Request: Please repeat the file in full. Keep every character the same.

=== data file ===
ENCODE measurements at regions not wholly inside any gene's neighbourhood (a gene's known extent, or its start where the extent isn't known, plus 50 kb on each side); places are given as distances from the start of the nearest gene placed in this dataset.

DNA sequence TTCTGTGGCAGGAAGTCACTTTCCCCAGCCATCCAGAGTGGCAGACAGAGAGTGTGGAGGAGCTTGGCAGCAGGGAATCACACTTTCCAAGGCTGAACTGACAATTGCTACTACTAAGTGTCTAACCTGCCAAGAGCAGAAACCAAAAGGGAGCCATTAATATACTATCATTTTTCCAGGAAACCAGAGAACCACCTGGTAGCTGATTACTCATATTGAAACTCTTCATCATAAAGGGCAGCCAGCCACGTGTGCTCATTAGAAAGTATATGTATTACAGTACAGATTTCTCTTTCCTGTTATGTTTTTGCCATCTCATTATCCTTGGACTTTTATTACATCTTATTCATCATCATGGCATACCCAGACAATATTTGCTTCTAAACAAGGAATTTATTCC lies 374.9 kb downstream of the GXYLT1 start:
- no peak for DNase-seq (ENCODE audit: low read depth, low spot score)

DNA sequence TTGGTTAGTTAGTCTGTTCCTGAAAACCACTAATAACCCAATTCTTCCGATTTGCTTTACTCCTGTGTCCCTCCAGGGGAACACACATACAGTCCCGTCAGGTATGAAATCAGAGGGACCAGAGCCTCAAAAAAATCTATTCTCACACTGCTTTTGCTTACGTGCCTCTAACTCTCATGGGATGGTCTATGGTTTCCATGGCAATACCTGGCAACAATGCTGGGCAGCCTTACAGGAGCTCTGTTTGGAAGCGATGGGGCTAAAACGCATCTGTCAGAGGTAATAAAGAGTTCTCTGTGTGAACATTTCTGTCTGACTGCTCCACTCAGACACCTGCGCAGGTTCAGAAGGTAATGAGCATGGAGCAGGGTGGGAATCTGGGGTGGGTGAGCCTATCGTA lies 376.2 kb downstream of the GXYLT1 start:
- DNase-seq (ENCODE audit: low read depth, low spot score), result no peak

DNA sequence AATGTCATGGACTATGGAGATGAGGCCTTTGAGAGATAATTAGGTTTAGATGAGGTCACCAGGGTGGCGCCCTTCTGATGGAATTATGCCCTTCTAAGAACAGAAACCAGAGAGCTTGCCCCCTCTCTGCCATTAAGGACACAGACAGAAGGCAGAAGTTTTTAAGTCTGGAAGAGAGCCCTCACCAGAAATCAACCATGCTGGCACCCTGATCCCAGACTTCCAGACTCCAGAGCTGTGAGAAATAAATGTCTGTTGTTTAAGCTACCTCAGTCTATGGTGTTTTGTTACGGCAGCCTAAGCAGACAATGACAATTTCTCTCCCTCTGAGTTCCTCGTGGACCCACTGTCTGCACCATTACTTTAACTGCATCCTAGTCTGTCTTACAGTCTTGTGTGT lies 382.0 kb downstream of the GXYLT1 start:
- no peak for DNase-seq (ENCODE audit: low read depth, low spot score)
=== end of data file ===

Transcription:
ENCODE measurements at regions not wholly inside any gene's neighbourhood (a gene's known extent, or its start where the extent isn't known, plus 50 kb on each side); places are given as distances from the start of the nearest gene placed in this dataset.

DNA sequence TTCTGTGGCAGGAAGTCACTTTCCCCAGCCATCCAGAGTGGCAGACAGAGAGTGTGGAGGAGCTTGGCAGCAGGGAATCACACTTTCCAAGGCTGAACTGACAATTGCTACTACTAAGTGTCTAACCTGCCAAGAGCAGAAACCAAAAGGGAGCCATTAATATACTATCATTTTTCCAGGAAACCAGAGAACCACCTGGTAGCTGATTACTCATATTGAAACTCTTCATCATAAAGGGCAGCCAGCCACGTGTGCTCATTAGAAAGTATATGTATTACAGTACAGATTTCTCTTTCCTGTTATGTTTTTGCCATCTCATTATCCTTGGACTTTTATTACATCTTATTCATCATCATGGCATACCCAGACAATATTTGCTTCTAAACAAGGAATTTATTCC lies 374.9 kb downstream of the GXYLT1 start:
- no peak for DNase-seq (ENCODE audit: low read depth, low spot score)

DNA sequence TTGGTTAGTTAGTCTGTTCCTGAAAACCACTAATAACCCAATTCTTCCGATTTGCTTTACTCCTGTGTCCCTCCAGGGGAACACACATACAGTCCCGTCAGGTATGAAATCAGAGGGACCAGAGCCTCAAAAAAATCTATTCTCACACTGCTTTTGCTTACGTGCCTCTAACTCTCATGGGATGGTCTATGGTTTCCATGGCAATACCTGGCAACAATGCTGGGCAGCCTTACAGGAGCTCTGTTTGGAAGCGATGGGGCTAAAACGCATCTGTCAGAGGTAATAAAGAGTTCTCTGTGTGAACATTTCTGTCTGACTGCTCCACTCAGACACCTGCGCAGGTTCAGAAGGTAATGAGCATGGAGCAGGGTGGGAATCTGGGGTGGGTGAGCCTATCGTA lies 376.2 kb downstream of the GXYLT1 start:
- DNase-seq (ENCODE audit: low read depth, low spot score), result no peak

DNA sequence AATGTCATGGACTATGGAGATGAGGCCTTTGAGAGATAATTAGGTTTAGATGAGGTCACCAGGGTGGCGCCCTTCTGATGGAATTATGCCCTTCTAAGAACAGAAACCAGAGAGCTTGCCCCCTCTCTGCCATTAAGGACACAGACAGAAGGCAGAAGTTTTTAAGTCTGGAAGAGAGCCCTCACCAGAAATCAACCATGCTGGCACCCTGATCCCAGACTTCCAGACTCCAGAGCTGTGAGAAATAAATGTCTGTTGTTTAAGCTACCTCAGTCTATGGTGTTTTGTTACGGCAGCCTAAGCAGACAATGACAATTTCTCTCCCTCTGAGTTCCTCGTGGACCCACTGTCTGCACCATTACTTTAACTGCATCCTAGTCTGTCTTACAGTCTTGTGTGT lies 382.0 kb downstream of the GXYLT1 start:
- no peak for DNase-seq (ENCODE audit: low read depth, low spot score)